Liu Yunshan

Top Communist Party official's inclusion on task force reflects China's economic concerns

Top party official's new appointment suggests Xi is prioritising reform and development

PUBLISHED : Thursday, 21 August, 2014, 5:02am
UPDATED : Thursday, 21 August, 2014, 9:25am

The inclusion of top party official Liu Yunshan in an influential macroeconomy task force suggests the new leadership under President Xi Jinping has attached greater importance to economic work and reflects concerns over challenges faced by the world's second-largest economy, analysts say.

Liu, a member of the innermost Politburo Standing Committee and head of the party Secretariat, the party nerve centre, has been made a member of the Central Leading Group on Financial and Economic Affairs.

On Monday, Xi chaired the group's meeting. Also in attendance were deputy group leader Premier Li Keqiang, and members Liu and Executive Vice-Premier Zhang Gaoli.

In past administrations since its 1980 debut, the group has been headed by the party chief and state president, aided by the premier and vice-premiers. No party official has previously been seen in the task force. Jianguan Shen, chief economist of Mizuho Securities Asia Limited in Hong Kong, said Liu's inclusion was significant. "Indeed, the inclusion shows the importance of economic and financial affairs in the overall policymaking of the new leadership," he said. "It may signal that economic development and reform will be the priority in the coming future."

Zhao Xijun, a professor of economics and deputy director of Renmin University's Finance and Securities Institute, said Liu's inclusion suggested the need for more cooperation and coordination in economic management among departments.

Ma Guoxian, a political economist with the Shanghai University of Finance and Economics, said Liu's inclusion reflected the leadership's judgment over the challenge facing the economy amid the slowdown in growth. "The inclusion of the head of the secretariat suggests the need for more efforts to tackle the challenge ahead amid the slowest growth in years," Ma said.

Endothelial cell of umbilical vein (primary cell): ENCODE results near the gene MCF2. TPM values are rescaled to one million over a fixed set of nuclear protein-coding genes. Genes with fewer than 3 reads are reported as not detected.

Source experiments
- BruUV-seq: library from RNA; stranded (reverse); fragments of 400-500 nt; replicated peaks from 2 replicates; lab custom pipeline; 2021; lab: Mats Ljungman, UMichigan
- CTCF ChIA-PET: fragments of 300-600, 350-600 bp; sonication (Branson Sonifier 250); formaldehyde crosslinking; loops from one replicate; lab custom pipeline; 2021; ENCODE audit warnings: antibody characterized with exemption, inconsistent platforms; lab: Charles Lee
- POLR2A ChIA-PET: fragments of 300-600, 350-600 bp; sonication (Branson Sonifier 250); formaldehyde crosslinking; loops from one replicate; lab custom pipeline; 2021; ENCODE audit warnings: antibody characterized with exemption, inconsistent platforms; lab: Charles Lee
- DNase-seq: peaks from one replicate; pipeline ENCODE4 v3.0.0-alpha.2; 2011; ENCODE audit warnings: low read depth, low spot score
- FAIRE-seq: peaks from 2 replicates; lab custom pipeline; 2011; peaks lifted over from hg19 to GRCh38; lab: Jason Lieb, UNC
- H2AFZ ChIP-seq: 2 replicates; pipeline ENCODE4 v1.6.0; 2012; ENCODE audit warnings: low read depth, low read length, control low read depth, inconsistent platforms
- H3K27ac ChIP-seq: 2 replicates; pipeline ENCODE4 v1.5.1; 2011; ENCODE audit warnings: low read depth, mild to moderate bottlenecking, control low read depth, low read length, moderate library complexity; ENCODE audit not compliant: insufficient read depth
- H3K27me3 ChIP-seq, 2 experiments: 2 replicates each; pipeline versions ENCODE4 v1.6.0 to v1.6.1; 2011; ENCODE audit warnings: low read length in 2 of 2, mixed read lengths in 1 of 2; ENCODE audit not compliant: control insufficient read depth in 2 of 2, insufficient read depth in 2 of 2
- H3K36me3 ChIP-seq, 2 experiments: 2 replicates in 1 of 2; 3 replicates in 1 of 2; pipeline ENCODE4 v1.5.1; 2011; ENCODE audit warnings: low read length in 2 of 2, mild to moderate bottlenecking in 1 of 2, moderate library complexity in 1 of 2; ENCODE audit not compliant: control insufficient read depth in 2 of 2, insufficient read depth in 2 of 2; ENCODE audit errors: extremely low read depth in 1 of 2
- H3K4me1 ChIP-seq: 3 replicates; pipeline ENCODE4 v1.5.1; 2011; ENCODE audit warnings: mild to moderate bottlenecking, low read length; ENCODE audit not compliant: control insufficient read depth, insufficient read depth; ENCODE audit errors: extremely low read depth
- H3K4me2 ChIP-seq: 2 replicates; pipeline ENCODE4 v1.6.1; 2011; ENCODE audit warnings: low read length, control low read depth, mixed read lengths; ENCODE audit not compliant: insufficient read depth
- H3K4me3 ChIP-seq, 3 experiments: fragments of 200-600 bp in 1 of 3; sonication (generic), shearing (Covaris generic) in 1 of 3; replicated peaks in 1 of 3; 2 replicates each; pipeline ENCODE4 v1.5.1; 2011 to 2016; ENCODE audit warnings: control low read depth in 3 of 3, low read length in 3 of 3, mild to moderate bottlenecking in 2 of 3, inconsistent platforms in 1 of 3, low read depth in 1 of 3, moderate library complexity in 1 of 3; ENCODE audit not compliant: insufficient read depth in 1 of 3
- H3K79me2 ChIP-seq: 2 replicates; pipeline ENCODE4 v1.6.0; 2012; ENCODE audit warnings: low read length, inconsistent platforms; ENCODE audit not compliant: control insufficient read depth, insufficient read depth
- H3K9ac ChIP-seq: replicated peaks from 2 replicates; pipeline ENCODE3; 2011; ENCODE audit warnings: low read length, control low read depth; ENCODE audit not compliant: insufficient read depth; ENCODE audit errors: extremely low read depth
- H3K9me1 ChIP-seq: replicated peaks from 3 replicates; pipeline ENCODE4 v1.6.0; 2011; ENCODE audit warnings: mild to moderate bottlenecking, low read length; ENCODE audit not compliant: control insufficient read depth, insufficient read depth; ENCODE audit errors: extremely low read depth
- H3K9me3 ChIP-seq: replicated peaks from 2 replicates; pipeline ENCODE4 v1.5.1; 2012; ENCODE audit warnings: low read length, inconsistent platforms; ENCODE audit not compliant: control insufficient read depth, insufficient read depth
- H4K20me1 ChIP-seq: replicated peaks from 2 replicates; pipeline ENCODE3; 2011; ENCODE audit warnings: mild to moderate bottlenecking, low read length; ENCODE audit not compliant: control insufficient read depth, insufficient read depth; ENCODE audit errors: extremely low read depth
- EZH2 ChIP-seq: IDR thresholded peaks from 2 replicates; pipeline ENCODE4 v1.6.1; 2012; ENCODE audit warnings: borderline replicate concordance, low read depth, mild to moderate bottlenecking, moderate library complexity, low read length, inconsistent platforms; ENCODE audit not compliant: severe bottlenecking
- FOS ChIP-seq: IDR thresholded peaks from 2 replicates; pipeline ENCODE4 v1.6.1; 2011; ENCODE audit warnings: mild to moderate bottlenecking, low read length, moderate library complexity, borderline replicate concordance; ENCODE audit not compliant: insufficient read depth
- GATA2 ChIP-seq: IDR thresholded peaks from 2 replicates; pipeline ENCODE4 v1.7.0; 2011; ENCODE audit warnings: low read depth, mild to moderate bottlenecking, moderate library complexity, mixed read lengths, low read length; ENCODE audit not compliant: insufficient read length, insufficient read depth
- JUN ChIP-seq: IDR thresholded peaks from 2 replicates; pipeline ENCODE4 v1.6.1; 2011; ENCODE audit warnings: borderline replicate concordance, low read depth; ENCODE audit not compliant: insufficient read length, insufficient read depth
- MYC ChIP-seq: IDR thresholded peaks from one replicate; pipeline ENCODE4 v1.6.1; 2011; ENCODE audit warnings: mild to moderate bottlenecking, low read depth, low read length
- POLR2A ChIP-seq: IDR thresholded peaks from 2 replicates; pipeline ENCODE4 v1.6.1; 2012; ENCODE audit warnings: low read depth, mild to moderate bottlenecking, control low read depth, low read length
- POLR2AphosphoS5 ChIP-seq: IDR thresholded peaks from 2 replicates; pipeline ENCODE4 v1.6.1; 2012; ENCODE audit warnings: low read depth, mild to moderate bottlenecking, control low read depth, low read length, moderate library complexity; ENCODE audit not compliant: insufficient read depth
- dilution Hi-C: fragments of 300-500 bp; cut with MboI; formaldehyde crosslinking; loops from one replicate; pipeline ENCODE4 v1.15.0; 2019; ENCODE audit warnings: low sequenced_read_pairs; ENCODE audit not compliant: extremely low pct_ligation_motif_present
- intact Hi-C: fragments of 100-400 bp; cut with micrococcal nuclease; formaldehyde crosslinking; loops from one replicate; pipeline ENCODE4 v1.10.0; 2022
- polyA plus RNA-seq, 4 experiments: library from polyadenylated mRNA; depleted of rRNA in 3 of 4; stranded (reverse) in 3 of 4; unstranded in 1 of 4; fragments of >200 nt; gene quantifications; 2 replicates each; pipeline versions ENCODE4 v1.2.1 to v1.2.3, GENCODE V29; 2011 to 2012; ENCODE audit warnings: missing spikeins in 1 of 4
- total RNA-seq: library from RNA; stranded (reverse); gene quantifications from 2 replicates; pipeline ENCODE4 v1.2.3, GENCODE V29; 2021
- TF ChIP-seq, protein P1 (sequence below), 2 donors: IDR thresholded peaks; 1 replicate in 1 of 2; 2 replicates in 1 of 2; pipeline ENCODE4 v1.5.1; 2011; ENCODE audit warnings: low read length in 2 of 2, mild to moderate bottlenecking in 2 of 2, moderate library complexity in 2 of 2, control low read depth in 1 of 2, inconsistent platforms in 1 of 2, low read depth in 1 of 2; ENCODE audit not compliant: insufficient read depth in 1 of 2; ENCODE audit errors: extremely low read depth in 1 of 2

Ma, also the director of the university's Public Policy Centre, said the leadership underpinned development on reform. The secretariat could play a role in pushing ahead the restructuring, which is expected to meet resistance from vested interest groups, Ma said.

Since coming to office, Xi has vowed to focus on reforms aimed at raising economic productivity and addressing social justice. Recent economic data suggests that China's growth has slowed.

China's economy grew 7.4 per cent year on year in the first half of 2014, one of the more sluggish periods compared to the two-digit growth of the past 30 years.

Liu has long worked in Inner Mongolia and advanced his career through the China Youth League and the party's propaganda machine. Liu has little background in economic management.

But Kerry Brown, professor of Chinese politics and director of the University of Sydney's China Studies Centre, said that Liu, once considered a rank outsider to get into the inner circle of supreme power, and whose elevation in 2012 surprised many, was now becoming one of Xi's most trusted lieutenants.

Brown said Liu's skill in dealing with propaganda and party building had obviously satisfied his colleagues. "His star continues to rise," Brown said.